A morphism in a category is said to be an epimorphism or epic if the relation , for any two morphisms and an arbitrary object , implies . It is not too difficult to see that the epimorphisms of the category of sets are exactly the surjective functions.
Informally, we said that a category is set-based, if its objects are sets with additional structures (e.g., semigroups, groups, vector spaces, rings, topological spaces or topological groups), and its morphisms are functions preserving structure.
Proof: Let be a surjective morphism in a set-based category . Now consider morphisms in with . Let . Since is surjective, there is an with . Thus . Hence .
In general, the converse of Proposition 1 is false. It is certainly true in the category of sets or in the category of topological spaces, but it is not in the category of semigroups; indeed, the inclusion is an epic. We also find non-surjective epimorphisms in the category of Hausdorff spaces and continuous maps.
In this post, we deal with the category of groups, and provide two proofs of the following result.
Let be an epimorphism in the category of groups. We recall that, in each category, if the composition is epic, so is . In view of the Theorem of canonical decomposition of group morphisms, there is thus no loss in generality if we suppose that is a subgroup of , and that is the inclusion morphism. First, we assume that the index of in is . Then is a normal subgroup of . Let be the quotient and constant morphisms, respectively. Then . Since is an epimorphism, it follows that . Thus the factor group is trivial. This contradicts . The assumption is so false. Now we suppose that there are at least three cosets of in . Then we find two elements such that the cosets , and are pairwise disjoint. Since is a bijection, the assignments , for , and for , yield a member of the group of all permutations of the set . For , let denote the right translation . Then and are group morphisms. For and , we compute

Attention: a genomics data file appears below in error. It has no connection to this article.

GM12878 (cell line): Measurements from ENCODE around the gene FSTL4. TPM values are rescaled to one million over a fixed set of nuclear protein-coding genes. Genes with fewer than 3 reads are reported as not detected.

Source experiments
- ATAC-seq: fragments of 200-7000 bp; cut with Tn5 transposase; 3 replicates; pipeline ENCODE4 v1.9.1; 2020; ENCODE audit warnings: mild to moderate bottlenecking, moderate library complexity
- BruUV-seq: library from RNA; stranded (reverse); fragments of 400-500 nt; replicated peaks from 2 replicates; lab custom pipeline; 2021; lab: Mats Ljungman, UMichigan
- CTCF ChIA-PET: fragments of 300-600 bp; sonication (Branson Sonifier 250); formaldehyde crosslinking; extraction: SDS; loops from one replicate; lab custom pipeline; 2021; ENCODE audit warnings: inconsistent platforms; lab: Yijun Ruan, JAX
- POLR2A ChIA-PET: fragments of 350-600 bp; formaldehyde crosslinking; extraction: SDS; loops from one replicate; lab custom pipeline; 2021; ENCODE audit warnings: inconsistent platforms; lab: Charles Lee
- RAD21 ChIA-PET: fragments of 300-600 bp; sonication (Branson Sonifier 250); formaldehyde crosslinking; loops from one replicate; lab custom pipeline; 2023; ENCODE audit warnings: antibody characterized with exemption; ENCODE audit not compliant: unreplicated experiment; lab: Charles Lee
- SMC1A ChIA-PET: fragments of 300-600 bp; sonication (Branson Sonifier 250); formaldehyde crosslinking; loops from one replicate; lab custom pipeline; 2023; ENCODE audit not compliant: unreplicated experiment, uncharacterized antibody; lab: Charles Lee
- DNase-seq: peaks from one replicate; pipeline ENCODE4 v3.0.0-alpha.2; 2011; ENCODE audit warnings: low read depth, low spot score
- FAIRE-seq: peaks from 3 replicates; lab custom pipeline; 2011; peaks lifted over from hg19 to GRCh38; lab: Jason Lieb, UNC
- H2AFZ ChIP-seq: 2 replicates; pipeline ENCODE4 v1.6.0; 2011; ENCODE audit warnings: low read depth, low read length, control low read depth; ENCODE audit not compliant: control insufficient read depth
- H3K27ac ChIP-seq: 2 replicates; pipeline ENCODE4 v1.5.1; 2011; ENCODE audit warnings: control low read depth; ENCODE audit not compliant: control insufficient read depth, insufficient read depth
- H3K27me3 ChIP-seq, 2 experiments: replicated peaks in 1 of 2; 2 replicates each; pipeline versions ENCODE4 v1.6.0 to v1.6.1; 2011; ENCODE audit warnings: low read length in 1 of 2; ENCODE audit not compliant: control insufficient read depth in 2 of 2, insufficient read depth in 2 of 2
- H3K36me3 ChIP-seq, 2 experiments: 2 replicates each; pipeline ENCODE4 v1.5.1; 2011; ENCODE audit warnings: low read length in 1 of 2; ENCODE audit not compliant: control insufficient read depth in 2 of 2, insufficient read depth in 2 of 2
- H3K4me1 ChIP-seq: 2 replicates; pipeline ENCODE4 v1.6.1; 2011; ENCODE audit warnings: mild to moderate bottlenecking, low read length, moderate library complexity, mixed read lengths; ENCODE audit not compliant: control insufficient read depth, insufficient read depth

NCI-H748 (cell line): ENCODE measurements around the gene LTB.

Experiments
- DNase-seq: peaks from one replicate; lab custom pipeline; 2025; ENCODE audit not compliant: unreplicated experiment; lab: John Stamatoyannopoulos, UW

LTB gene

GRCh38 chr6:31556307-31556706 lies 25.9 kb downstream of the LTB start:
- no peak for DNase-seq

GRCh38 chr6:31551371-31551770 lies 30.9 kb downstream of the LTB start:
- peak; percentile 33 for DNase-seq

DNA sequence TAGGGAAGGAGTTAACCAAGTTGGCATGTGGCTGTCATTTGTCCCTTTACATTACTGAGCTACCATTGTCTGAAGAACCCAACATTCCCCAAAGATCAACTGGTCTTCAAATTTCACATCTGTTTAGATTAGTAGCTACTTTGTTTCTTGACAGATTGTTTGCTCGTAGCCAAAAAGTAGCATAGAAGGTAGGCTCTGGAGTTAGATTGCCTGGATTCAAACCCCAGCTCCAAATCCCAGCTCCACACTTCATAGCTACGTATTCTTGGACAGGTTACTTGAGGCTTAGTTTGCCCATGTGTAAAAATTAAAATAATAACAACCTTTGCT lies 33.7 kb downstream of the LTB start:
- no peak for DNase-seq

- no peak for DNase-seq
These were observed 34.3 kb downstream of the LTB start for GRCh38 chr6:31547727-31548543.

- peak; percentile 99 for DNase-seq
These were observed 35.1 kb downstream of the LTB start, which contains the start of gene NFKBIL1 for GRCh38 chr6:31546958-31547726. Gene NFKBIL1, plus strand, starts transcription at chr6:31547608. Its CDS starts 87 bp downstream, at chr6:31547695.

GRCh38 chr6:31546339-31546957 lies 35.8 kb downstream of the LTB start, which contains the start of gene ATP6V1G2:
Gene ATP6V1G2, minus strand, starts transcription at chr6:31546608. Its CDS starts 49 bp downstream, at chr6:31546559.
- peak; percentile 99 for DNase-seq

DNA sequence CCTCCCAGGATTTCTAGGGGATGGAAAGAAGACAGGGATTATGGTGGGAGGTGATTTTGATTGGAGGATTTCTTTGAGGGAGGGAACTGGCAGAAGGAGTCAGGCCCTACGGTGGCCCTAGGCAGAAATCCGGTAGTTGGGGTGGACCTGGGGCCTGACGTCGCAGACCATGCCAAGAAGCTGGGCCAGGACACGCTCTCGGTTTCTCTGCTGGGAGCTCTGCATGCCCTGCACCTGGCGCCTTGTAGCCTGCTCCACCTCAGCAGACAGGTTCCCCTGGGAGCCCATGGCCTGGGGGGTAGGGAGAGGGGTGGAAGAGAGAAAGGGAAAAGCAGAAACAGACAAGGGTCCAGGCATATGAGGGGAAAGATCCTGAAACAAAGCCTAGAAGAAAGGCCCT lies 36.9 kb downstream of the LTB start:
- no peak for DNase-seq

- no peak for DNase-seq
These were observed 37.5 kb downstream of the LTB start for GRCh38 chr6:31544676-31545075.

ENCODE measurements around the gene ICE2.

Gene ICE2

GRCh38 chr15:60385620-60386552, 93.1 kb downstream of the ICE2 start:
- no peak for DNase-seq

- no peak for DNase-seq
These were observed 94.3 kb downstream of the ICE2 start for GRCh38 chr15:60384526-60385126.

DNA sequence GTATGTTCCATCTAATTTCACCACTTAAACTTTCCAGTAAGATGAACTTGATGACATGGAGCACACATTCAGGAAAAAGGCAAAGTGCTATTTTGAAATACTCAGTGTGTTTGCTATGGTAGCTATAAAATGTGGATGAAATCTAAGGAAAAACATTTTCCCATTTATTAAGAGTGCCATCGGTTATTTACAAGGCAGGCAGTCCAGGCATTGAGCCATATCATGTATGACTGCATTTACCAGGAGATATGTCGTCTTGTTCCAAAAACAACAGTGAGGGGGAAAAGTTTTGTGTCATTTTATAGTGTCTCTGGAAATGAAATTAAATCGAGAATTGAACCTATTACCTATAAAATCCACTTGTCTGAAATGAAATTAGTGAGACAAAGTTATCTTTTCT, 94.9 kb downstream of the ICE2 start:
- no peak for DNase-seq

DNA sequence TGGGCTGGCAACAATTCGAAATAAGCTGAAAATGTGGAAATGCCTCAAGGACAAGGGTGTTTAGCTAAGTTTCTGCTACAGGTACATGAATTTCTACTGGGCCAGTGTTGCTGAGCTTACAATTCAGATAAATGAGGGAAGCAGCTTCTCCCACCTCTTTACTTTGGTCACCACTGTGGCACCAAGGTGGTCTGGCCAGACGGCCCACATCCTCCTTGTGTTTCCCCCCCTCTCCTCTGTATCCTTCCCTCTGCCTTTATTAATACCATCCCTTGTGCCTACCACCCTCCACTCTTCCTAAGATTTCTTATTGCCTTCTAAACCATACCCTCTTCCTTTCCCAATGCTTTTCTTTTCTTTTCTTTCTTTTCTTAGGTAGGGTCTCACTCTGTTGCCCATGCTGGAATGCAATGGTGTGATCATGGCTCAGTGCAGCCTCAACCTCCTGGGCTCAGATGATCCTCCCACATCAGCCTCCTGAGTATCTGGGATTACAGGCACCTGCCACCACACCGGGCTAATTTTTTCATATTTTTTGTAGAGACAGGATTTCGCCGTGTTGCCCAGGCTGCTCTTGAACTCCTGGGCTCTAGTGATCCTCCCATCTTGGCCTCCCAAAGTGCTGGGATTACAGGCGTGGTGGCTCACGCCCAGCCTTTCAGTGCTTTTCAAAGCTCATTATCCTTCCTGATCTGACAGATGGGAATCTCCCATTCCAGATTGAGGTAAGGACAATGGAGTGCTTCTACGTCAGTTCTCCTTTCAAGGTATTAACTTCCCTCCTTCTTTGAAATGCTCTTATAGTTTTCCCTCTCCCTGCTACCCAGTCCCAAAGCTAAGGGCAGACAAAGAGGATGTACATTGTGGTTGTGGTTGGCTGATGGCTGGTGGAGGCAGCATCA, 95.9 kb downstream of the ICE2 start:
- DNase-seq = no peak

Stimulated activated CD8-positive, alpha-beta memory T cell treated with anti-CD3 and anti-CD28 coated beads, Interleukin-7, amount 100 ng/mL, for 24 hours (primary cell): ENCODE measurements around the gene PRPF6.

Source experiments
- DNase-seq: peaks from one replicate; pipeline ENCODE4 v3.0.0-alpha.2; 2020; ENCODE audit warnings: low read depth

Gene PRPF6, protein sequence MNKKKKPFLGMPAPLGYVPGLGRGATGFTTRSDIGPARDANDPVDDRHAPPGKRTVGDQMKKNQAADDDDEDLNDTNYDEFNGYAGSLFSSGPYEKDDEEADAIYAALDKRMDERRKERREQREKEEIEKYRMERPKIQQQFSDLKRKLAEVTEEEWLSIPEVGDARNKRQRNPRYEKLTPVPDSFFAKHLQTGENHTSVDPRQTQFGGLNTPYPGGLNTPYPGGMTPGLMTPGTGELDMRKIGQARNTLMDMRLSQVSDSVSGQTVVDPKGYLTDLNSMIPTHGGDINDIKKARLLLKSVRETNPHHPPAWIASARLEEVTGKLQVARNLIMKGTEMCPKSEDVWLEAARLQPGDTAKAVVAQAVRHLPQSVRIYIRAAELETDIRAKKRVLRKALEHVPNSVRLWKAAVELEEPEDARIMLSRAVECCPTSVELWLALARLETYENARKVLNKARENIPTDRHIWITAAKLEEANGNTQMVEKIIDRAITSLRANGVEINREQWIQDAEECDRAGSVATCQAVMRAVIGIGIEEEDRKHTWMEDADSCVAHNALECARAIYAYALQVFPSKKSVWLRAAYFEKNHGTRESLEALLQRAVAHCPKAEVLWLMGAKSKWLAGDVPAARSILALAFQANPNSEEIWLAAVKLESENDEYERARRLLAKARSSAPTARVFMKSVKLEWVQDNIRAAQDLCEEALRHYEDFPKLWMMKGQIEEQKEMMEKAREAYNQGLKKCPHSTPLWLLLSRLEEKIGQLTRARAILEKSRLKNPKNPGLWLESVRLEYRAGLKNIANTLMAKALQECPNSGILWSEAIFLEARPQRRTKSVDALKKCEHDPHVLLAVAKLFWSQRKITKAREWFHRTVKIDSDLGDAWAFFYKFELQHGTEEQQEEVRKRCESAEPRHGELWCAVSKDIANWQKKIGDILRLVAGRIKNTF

Thus . However
for , since . That is, . This contradicts the fact that is an epimorphism. Consequently, , that is, . The surjectivity of is so proved.
As stressed in the preceding proof, it is sufficient to show that for a group and an epimorphically embedded subgroup , the equality holds. We consider a -module and form the semidirect product with multiplication . Let denote a function. If the set is a subgroup of , then, for all , we have
that is, . Conversely, if for all , then , and
Thus is a subgroup of if and only if the equality holds for all . Such functions are called -cocycles.
Assume that is a proper subgroup of . If there exists a non-constant -cocycle with , then the morphisms given by and agrees on , but are different. This contradicts the fact that is an epimorphically embedded subgroup. To conclude the proof, it is sufficient to find such a cocycle.
One source of cocycles are the so-called coboundaries defined by for some . Indeed,
We are thus done if we find an element such that and for some . We take an arbitrary abelian group which contains at least two elements (for instance, for some prime number ) and set . Then is a -module via the action
given by . If , then there is an element . Consider a function such that . Then the composition of the quotient map after yields a function such that for all and . Thus for all and , but . Hence and .